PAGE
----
Capper, an employee of the East India Company (EIC), was describing a journey from Leghorn to Latakia, then overland to India via Basra which he undertook in 1778. His main aim was to encourage the Directors of the EIC, to whom the book is dedicated, to pursue an open route of trade via Suez so as to lend the Company a trade and communications network from India to England all year round, via either the Cape of Good Hope, Suez, or Basra.

Curiously, Maria dates her route map 1782, but the Weekly Entertainer she cites did not exist until 1784; the story ran in the March 15, 22, 29, and April 5, 12 issues of that year, precisely matching the page numbers she cited on the route and Egypt maps. From the surviving evidence, it is likely that Maria copied the maps from Capper's book while also following along with the review as it was published in the magazine.

The source of the other maps is unknown, but it is possible that they were taken from another publication or were drawn from a compilation of other maps available to Maria at her home in Somerset. Either way, her ingenuity and attention to detail are evident. Maria's production of these maps ties her to two larger phenomena, namely the importance of travel literature to eighteenth-century British, and European, society and the increasing number of women interested in and working with maps.

Travel literature was one of the most popular genres of reading material available in the eighteenth century, for female and male readers. Books discussing voyages to the East, including India and the East Indies, were especially popular, as they were both exotic and instructive. Capper's book in particular discussed one of the important debates of the day, a trade route via Suez, which would peak with the construction of the Suez Canal in the mid-nineteenth century.

The fact that Maria is a female is notable and the survival of these maps is a remarkable example of a wider occurrence of more women participating in geography. Although the map industry was still dominated by men, widows and female relatives did sometimes inherit and successfully run map selling shops. Women were often employed as map colorists in the early modern period and some, mostly in France, were even engravers. The production of manuscript maps, such as these, however, is a much more difficult trend to track and has mostly been studied in the context of maps made by girls in school settings. The care and study it would have taken to create these maps indicates that women of certain educational backgrounds and socioeconomic statuses were indeed engaged with geography within their own homes.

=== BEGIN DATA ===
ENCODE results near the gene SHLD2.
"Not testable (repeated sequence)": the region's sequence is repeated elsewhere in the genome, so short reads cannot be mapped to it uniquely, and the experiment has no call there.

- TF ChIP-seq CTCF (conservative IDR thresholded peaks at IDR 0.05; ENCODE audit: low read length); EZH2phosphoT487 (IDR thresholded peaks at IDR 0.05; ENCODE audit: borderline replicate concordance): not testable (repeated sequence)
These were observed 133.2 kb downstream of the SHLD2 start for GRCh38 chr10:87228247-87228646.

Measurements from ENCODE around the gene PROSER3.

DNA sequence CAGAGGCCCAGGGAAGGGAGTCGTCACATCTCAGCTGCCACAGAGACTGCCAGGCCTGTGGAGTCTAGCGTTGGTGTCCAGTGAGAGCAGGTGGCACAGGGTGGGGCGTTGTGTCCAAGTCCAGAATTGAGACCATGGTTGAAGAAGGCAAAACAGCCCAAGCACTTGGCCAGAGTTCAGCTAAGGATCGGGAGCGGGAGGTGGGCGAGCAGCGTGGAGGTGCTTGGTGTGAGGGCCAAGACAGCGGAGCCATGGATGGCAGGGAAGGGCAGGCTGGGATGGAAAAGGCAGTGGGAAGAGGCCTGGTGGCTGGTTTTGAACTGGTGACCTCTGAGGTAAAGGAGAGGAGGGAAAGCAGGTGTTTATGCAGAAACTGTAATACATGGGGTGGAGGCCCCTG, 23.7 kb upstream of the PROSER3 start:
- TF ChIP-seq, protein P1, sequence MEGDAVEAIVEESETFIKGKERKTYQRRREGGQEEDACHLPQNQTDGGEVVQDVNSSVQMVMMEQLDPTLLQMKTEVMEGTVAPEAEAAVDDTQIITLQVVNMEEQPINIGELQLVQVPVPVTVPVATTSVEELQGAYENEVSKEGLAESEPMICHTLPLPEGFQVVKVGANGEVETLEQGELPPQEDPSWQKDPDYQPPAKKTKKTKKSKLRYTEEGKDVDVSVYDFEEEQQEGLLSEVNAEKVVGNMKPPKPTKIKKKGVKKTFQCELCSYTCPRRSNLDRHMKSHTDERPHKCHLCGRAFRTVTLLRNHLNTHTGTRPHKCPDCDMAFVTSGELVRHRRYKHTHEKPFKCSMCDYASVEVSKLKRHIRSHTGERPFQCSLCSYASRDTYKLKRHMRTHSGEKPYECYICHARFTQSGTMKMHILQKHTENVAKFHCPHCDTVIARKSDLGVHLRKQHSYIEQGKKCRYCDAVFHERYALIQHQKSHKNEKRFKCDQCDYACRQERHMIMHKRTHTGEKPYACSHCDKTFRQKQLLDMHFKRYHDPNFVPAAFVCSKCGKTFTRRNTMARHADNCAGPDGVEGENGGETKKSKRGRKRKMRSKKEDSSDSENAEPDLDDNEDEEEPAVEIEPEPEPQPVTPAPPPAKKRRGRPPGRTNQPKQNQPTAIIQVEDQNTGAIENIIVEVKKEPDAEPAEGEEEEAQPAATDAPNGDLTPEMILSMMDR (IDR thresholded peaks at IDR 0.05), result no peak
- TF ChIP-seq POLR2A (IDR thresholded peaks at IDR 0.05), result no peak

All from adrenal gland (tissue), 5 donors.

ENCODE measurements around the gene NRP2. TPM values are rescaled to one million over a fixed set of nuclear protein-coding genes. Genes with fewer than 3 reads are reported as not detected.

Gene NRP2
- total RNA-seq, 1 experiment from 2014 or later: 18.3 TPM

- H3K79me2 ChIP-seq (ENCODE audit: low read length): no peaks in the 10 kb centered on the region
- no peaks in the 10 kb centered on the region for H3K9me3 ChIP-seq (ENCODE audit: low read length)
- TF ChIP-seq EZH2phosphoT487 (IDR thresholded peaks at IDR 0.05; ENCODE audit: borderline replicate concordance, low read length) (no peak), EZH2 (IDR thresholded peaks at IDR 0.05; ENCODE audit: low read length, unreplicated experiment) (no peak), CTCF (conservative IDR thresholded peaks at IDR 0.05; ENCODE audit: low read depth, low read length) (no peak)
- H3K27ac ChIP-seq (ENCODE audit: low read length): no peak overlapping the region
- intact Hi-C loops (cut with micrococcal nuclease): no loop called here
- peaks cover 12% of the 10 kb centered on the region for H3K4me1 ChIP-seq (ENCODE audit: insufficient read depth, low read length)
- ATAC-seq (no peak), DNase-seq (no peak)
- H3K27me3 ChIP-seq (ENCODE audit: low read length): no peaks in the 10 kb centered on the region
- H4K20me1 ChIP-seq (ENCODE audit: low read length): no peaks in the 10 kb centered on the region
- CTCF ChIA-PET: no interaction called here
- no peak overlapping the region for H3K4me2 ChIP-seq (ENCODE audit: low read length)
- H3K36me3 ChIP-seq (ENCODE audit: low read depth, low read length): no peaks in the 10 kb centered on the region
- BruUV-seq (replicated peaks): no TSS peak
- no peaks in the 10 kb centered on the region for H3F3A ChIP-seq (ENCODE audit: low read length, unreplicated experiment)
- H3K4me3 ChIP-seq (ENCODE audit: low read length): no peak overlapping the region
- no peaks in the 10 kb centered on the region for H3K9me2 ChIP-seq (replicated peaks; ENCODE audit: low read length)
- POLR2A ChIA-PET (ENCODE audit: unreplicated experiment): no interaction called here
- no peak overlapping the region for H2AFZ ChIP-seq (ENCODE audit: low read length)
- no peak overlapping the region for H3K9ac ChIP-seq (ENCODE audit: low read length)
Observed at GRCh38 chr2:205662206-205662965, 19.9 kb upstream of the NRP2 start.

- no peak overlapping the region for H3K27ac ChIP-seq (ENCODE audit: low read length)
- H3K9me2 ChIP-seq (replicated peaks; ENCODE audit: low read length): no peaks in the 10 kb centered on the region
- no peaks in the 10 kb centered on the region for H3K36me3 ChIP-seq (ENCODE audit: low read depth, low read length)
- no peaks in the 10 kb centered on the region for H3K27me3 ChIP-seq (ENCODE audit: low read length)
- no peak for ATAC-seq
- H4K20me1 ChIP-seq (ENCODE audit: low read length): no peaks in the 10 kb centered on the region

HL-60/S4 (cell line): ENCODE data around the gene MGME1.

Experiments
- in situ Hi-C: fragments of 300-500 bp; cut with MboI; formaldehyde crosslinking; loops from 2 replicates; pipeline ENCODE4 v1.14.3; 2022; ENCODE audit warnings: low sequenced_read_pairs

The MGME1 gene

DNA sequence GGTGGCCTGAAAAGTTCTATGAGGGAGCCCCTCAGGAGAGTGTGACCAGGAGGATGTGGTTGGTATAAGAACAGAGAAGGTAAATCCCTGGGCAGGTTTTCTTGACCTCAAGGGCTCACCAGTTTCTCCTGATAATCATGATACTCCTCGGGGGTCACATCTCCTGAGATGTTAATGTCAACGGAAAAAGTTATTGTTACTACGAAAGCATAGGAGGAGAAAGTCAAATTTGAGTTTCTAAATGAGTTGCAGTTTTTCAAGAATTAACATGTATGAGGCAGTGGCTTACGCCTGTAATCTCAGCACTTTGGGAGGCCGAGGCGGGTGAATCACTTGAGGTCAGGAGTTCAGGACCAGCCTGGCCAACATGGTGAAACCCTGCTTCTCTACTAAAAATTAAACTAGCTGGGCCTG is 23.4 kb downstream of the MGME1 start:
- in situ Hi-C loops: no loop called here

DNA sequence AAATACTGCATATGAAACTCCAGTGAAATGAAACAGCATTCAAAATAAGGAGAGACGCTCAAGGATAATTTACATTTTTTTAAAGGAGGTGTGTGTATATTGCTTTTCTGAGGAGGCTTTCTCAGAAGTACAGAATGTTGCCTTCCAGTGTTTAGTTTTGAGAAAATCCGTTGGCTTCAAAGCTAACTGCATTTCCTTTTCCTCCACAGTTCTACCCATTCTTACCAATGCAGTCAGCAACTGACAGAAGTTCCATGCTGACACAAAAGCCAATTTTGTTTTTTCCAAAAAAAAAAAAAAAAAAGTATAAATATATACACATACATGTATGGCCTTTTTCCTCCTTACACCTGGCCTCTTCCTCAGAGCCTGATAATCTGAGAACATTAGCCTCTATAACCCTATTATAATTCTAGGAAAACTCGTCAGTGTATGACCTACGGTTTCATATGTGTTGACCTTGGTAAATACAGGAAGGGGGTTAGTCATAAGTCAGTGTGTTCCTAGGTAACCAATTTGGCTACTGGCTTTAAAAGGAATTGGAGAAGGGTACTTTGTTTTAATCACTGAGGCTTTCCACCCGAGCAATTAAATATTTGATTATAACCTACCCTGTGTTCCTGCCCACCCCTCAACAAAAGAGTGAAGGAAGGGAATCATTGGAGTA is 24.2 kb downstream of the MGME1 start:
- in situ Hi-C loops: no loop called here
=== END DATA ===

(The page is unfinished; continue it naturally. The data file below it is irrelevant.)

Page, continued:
Maria Wright Phelips

Born Maria Wright (ca. 1730-1793), Maria Phelips was the daughter of William Wright. She was baptized in Wednesbury, Staffordshire. She married Edward Phelips V (1727-1797) of Montacute in Somerset in 1747, when she was only 17. Edward served as an MP. Click here to see a portrait of Maria at 19 years of age, at Montacute House.

The couple had seven children together. One, John, served in the Royal Navy and died in 1781. Two sons, Edward and William, went on to serve as MPs. They also had another son, Charles, and three daughters, Elizabeth, Maria, and Rhoda.

Catstock (Cattistock), where Maria made these maps, is likely a reference to Catstock Lodge, a hunting lodge kept by the Phelips family. There is evidence of at least one other manuscript map drawn by Maria, indicating that the creation of these geographic gems was not an isolated incident, but a hobby that allowed her to dynamically consume geographic knowledge.

Condition Description
Sizes in inches
(1) 14.5 x 12;
(2) 15.5 x 12;
(3) 10.5 x 7.5;
(4) 14 x 9;
(5) 10.5 x 8;
(6) 20 x 13
Will C. van den Hoonaard. Map Worlds: A History of Women in Cartography. Wilfred Laurier Press, 2013.
Judith Tyner, “Mapping Women: Scholarship on Women in the History of Cartography,” Terrae Incognitae 48 (2016): 7-14. Link to the Weekly Entertainer: